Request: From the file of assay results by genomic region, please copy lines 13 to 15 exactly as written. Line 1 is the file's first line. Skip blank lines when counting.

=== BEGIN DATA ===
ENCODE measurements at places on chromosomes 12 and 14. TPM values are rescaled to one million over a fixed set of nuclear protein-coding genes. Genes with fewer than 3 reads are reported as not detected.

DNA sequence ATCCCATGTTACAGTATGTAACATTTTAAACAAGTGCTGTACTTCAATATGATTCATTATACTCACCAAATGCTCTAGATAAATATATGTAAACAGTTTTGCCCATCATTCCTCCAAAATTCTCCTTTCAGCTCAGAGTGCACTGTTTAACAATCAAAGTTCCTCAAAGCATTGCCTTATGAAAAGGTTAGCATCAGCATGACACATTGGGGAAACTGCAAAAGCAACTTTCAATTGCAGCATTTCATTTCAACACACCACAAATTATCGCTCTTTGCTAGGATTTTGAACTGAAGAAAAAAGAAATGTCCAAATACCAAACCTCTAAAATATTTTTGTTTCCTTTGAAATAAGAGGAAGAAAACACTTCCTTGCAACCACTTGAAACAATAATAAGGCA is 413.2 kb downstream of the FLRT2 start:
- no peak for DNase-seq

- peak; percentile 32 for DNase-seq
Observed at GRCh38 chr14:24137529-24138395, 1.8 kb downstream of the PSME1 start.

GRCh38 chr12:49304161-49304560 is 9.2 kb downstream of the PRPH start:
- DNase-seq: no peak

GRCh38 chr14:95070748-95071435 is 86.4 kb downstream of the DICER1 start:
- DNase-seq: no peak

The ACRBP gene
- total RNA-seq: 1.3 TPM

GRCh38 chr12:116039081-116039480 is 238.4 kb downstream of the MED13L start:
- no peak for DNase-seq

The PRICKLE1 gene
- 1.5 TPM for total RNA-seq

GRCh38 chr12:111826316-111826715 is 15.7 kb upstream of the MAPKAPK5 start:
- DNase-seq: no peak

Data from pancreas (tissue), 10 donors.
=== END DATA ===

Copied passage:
- no peak for DNase-seq

The PRICKLE1 gene
- 1.5 TPM for total RNA-seq